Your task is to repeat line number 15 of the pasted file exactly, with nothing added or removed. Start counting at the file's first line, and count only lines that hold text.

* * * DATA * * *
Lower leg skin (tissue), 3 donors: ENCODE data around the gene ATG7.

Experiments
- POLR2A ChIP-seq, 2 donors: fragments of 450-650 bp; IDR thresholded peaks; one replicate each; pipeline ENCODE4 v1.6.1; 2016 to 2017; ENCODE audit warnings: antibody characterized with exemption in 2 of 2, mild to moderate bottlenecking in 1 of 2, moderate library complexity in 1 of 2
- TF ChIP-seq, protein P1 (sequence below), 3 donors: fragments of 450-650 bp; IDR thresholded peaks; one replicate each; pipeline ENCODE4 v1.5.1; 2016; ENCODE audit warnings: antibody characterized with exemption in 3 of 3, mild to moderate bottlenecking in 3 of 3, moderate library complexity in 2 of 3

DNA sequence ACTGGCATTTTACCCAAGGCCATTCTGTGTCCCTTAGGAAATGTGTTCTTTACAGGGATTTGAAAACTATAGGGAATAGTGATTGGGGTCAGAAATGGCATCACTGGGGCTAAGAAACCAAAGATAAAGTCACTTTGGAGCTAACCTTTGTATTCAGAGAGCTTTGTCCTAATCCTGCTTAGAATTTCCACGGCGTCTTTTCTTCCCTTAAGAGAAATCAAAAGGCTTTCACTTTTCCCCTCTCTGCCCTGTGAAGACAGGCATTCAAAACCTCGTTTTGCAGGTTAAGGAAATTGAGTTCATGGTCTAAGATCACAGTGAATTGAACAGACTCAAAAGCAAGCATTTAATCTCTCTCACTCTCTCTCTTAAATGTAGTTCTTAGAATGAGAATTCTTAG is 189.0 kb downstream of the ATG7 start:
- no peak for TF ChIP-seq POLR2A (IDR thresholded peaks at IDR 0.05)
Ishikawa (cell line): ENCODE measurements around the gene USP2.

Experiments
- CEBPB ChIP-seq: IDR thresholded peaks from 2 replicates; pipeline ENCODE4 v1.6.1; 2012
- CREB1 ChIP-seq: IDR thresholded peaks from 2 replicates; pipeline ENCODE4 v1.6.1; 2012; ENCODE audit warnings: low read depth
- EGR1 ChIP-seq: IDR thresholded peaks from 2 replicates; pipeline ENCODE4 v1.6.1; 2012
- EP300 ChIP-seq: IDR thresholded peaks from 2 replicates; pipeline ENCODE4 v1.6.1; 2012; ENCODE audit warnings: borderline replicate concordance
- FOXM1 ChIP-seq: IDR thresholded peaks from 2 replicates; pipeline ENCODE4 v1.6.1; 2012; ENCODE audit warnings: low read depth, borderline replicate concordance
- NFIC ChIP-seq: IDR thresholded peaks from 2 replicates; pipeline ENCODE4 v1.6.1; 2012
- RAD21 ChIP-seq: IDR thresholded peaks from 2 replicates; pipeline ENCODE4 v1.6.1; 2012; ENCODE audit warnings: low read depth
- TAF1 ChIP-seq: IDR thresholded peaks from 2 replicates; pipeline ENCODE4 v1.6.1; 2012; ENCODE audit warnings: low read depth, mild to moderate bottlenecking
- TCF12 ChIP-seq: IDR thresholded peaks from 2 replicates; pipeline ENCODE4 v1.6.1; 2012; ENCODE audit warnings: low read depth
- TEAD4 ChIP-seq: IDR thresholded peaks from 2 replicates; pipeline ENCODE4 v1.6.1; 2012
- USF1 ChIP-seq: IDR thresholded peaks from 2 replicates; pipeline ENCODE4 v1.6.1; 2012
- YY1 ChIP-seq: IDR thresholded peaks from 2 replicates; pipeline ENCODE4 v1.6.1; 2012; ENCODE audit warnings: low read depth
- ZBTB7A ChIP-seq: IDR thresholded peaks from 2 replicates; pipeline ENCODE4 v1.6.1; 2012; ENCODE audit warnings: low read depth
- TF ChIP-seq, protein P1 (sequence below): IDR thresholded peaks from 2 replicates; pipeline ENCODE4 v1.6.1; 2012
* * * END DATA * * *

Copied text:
- RAD21 ChIP-seq: IDR thresholded peaks from 2 replicates; pipeline ENCODE4 v1.6.1; 2012; ENCODE audit warnings: low read depth